Debt accumulation must necessarily have reduced the need to raise taxes while net borrowing exceeded interest payments. However, the higher is the debt share in GDP, and the higher are interest rates, the less likely it will be that net borrowing will keep exceeding interest payments. Eventually, interest payments will, exceed net borrowing. Thus, the early attempt at maintaining low tax levels will in time lead to higher tax levels. The experience of the OECD countries shows that the growth of public debt will, eventually contribute to the rise of tax levels. The pressure to increase taxes becomes stronger as interest rates become significantly greater than the growth rates of the economies, as has occurred in the 1980s. In practically all countries the ratio of tax revenue to GDP rose over the period. Furthermore, that ratio seems to have risen the most especially in those countries which experienced the largest increase in debt and, consequently, in interest payments (see Table 5). The increases in tax ratios were particularly large in Belgium, Canada, Denmark, Ireland, Italy, Japan, and Spain, all countries that experienced large rises in debt to GDP ratios and in interest payments to GDP ratios.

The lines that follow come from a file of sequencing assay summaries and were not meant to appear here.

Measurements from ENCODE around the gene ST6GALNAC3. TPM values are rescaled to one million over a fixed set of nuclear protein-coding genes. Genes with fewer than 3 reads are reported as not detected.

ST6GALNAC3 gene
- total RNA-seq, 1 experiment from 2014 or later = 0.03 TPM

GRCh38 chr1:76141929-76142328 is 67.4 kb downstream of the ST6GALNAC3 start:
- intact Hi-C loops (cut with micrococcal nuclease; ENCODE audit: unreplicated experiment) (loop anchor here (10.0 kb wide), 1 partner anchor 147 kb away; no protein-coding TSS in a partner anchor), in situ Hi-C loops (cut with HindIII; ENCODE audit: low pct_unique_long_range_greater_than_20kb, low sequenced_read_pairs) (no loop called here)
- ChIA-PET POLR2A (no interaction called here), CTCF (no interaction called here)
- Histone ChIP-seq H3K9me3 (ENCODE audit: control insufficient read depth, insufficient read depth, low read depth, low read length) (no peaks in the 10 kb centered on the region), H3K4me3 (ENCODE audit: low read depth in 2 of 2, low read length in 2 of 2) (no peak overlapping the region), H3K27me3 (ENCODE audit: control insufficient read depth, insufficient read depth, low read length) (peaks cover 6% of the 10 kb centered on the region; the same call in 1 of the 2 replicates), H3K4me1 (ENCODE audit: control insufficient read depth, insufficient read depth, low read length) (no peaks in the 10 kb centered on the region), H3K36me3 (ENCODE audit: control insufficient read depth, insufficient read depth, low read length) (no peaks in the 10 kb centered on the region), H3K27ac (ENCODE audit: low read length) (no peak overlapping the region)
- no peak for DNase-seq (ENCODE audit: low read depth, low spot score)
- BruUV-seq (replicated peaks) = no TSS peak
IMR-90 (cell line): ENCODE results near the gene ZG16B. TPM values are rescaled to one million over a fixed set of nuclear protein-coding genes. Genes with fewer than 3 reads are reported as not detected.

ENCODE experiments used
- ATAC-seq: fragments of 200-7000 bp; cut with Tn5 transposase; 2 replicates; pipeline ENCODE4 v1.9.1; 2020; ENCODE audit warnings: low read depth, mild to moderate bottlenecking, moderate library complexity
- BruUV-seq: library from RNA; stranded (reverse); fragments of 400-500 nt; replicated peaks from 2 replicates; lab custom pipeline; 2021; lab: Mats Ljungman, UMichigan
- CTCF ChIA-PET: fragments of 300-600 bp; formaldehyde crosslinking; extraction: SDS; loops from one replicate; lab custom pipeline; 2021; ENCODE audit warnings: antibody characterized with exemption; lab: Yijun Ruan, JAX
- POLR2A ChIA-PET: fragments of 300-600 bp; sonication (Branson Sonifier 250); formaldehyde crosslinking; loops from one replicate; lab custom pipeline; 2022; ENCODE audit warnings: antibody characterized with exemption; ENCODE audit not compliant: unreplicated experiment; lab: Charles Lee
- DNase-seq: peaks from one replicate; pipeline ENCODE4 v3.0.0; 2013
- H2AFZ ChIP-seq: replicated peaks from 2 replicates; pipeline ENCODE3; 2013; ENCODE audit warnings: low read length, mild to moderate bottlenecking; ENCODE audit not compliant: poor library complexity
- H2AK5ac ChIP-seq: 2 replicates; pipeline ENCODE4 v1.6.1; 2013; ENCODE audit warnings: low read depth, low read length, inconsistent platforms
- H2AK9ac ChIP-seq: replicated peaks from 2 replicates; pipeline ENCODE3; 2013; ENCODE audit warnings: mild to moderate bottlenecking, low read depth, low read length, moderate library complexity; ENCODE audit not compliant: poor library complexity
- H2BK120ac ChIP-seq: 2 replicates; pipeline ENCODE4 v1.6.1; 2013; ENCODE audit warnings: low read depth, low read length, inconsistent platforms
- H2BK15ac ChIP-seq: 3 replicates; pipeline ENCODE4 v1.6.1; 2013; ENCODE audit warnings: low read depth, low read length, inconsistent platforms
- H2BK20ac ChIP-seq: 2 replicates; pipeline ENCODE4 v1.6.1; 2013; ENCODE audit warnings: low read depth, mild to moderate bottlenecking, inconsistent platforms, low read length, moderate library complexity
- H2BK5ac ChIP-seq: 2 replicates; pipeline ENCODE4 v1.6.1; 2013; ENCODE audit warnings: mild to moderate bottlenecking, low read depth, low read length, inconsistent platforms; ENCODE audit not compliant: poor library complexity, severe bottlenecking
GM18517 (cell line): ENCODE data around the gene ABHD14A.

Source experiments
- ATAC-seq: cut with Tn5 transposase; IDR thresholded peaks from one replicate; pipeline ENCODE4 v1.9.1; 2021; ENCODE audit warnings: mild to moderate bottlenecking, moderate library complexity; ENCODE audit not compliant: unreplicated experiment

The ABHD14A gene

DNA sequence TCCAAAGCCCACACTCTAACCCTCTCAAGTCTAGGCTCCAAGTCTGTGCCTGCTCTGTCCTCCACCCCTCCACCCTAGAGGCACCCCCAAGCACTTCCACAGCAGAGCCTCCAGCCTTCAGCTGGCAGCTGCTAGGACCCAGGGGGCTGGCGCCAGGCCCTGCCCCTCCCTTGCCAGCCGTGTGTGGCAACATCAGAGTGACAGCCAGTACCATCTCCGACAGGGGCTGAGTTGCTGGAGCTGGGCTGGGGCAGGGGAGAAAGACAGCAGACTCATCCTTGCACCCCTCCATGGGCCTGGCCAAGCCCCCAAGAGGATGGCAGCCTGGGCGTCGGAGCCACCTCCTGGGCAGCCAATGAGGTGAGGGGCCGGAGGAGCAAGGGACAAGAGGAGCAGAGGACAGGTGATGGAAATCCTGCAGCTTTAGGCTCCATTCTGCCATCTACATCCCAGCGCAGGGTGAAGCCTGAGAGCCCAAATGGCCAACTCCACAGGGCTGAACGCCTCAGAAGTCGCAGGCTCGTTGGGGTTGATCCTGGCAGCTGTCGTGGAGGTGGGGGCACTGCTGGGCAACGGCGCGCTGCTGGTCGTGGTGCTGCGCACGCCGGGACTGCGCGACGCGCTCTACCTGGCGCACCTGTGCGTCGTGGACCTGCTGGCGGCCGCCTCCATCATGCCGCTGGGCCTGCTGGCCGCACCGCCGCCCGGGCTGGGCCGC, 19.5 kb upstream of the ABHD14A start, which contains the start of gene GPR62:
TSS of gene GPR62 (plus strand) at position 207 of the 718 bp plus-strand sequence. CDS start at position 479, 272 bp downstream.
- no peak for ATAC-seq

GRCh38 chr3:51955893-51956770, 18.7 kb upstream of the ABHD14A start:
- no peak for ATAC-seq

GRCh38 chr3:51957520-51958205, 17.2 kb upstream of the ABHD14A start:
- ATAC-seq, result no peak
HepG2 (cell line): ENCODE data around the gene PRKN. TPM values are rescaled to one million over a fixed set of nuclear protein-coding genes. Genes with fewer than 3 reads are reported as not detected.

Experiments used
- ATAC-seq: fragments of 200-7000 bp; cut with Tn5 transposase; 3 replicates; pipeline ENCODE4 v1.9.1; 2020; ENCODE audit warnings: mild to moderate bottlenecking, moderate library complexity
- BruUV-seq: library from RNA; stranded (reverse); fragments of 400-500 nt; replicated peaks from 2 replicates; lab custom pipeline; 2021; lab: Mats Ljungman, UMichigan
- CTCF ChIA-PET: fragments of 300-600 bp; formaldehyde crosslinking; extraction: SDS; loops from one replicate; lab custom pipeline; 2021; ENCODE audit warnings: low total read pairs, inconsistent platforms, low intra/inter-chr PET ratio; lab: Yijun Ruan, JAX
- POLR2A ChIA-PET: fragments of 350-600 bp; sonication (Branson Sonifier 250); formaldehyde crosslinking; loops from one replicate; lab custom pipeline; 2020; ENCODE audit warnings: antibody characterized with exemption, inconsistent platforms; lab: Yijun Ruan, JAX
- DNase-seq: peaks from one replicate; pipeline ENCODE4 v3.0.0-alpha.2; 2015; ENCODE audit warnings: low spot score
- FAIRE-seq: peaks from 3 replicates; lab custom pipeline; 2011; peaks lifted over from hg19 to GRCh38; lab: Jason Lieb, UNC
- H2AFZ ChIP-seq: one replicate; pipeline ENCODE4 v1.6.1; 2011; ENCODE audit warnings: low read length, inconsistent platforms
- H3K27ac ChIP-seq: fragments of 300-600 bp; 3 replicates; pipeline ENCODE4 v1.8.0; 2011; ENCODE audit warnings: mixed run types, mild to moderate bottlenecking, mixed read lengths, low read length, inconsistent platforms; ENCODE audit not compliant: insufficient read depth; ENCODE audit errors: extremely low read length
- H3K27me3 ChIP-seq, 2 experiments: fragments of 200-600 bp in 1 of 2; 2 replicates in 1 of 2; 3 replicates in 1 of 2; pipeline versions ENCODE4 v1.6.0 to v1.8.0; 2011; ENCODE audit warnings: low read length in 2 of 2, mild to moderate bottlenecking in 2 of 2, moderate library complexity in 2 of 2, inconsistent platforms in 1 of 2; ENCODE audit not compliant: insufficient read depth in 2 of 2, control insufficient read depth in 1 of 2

Table 5.

Changes in General Government Interest Payments, Debt Ratios, Tax Levels, and Capital Spending, 1980-87

(In percent of GDP)

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Source: OECD.

Charts 3 and 4 give a visual presentation of the (negative) relationship between capital spending and interest payments, both expressed as percentages of GDP, and of the (positive) relationship between changes in average tax ratios and changes in interest payments, again both expressed as percentages of GDP. Regressing the change in capital spending against the change in interest payments gave a negative correlation coefficient of 0.32. Regressing the change in tax ratios against the change in interest payments gave a positive correlation coefficient of 0.57.

Chart 3

Changes in interest Payments and Changes in Capital Spending

Chart 4

Changes in Interest Payments and Changes in Tax Ratio


Although this analysis may be seen as too simple, it does provide results that are consistent with what one would expect from general public choice considerations. Thus, the growth in public debt will in time lead to increases in tax ratios as well as to changes in the structure of public expenditure with government investment being progressively squeezed out by rising interest payments. On both counts the impact of the growth of public debt on the growth of the economy cannot be positive.

IV. Debt and Interest Rates: Empirical Results